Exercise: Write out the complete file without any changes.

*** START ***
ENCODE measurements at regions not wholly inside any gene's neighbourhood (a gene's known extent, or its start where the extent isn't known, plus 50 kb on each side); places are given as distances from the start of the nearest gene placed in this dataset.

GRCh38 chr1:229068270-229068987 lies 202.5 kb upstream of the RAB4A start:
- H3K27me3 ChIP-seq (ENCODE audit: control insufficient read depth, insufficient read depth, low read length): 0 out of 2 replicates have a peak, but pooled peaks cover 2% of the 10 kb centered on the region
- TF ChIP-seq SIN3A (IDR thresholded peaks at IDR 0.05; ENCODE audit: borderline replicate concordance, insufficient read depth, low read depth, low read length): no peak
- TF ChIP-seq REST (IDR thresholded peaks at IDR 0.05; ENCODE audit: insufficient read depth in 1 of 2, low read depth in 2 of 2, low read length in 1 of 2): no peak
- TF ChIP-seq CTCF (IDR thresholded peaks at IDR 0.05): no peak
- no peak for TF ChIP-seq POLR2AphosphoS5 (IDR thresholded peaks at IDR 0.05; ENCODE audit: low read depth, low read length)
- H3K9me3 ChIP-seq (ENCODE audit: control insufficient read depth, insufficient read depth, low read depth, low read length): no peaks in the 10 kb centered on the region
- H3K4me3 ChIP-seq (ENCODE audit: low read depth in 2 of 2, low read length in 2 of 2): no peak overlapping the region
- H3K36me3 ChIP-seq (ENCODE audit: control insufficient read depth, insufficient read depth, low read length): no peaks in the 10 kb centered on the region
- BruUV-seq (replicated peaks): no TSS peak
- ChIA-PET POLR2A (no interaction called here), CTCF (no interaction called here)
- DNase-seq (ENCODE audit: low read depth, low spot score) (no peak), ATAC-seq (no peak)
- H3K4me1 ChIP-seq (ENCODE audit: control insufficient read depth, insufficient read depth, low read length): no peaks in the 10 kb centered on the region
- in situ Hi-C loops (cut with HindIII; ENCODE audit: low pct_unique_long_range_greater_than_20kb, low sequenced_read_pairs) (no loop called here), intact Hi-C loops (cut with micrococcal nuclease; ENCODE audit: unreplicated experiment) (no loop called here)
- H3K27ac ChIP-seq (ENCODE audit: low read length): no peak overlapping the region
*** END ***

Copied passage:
ENCODE measurements at regions not wholly inside any gene's neighbourhood (a gene's known extent, or its start where the extent isn't known, plus 50 kb on each side); places are given as distances from the start of the nearest gene placed in this dataset.

GRCh38 chr1:229068270-229068987 lies 202.5 kb upstream of the RAB4A start:
- H3K27me3 ChIP-seq (ENCODE audit: control insufficient read depth, insufficient read depth, low read length): 0 out of 2 replicates have a peak, but pooled peaks cover 2% of the 10 kb centered on the region
- TF ChIP-seq SIN3A (IDR thresholded peaks at IDR 0.05; ENCODE audit: borderline replicate concordance, insufficient read depth, low read depth, low read length): no peak
- TF ChIP-seq REST (IDR thresholded peaks at IDR 0.05; ENCODE audit: insufficient read depth in 1 of 2, low read depth in 2 of 2, low read length in 1 of 2): no peak
- TF ChIP-seq CTCF (IDR thresholded peaks at IDR 0.05): no peak
- no peak for TF ChIP-seq POLR2AphosphoS5 (IDR thresholded peaks at IDR 0.05; ENCODE audit: low read depth, low read length)
- H3K9me3 ChIP-seq (ENCODE audit: control insufficient read depth, insufficient read depth, low read depth, low read length): no peaks in the 10 kb centered on the region
- H3K4me3 ChIP-seq (ENCODE audit: low read depth in 2 of 2, low read length in 2 of 2): no peak overlapping the region
- H3K36me3 ChIP-seq (ENCODE audit: control insufficient read depth, insufficient read depth, low read length): no peaks in the 10 kb centered on the region
- BruUV-seq (replicated peaks): no TSS peak
- ChIA-PET POLR2A (no interaction called here), CTCF (no interaction called here)
- DNase-seq (ENCODE audit: low read depth, low spot score) (no peak), ATAC-seq (no peak)
- H3K4me1 ChIP-seq (ENCODE audit: control insufficient read depth, insufficient read depth, low read length): no peaks in the 10 kb centered on the region
- in situ Hi-C loops (cut with HindIII; ENCODE audit: low pct_unique_long_range_greater_than_20kb, low sequenced_read_pairs) (no loop called here), intact Hi-C loops (cut with micrococcal nuclease; ENCODE audit: unreplicated experiment) (no loop called here)
- H3K27ac ChIP-seq (ENCODE audit: low read length): no peak overlapping the region